Golfers are notoriously obsessive about perfecting their games and lowering their handicaps, so it's no surprise that sophisticated science has often been enlisted to provide a boost. But while club design and even golf-ball dimpling have been subject to rigorous study and dramatic improvement, there is a more fundamental component that must be enhanced before the PGA comes calling: the person holding the club.

In research published online today in the Proceedings of the Royal Society A, engineer Robin Sharp of the University of Surrey in England dissects previous studies of golf-swing mechanics to identify what makes a great drive—and what that means for the average duffer.

But first Sharp had to debunk the conventional model. In many previous studies, a so-called arm-club simulation was used, which presumes the arms to be locked in a triangle with the shoulders as its base. Sharp's model, the shoulder-arm-club simulation, allows for the bending of the golfer's trailing arm during the backswing, resulting in a more realistic motion. Using 1968 data from the swings of pro golfers Bernard Hunt, Geoffrey Hunt and Guy Wolstenholme, Sharp translated their swings into the shoulder-arm-club format.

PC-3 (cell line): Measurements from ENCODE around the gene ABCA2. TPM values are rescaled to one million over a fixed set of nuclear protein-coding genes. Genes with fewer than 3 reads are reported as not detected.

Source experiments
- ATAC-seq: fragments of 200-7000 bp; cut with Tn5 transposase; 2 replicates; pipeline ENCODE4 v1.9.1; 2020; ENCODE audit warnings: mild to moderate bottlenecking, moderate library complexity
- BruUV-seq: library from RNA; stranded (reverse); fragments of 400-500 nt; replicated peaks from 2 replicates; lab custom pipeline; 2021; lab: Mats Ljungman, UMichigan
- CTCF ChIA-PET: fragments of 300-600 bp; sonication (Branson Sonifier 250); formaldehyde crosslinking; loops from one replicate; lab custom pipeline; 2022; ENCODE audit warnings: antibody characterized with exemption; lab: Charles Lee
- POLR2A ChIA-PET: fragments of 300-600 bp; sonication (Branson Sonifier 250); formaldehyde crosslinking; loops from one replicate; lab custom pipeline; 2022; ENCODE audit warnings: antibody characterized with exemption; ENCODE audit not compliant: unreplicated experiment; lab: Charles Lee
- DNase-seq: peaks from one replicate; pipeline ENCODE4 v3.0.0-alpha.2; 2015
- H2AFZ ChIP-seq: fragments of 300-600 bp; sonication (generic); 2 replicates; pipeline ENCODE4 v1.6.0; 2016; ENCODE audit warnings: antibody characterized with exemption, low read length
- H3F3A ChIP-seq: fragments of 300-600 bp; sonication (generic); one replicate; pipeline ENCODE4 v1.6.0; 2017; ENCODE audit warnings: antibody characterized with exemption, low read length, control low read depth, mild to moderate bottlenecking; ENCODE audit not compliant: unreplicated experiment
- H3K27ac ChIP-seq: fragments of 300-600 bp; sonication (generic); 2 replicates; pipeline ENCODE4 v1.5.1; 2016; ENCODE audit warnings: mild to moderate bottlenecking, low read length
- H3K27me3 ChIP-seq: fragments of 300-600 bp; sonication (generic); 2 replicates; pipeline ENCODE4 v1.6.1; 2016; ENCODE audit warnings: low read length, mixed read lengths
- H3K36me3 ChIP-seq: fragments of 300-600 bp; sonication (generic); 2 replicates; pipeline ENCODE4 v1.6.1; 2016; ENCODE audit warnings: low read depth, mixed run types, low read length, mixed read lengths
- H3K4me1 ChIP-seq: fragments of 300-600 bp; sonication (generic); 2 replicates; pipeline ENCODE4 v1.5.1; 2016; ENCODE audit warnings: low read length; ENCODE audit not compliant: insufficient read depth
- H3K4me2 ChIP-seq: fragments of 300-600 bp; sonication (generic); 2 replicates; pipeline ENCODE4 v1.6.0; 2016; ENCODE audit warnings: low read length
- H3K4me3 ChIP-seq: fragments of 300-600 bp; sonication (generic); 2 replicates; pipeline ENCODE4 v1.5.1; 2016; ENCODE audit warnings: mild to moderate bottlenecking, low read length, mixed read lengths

Although none of the three golfers was a slouch on the links, Sharp discovered that their swings could be significantly improved. By tweaking the rate of arm-torque buildup and the point at which the action of the wrists provides added torque, he demonstrated that the speed of the club head at impact could be improved by as much as 6.5 percent. (Bernard Hunt, an eight-time Ryder Cup competitor and perhaps the most accomplished of the bunch, was within 1.8 percent of his optimal swing.)

By observing the pros' swings, Sharp writes that "control of the arms and not the wrists appears to be the priority." In the optimized swings, the timing of the "release," when the wrists bring the club head into line with the hands, comes not from the action of the wrists directly but from "later application of arm torques [that] act to retard the release and to improve the efficiency of the swings." In other words, don't swing too hard, too soon.

In the paper, Sharp speculates that an optimization system could be easily automated, allowing golfers to "have swings of various kinds recorded" to reveal "desirable changes to obtain better results with no more effort."

CREDIT: Andrew Penner/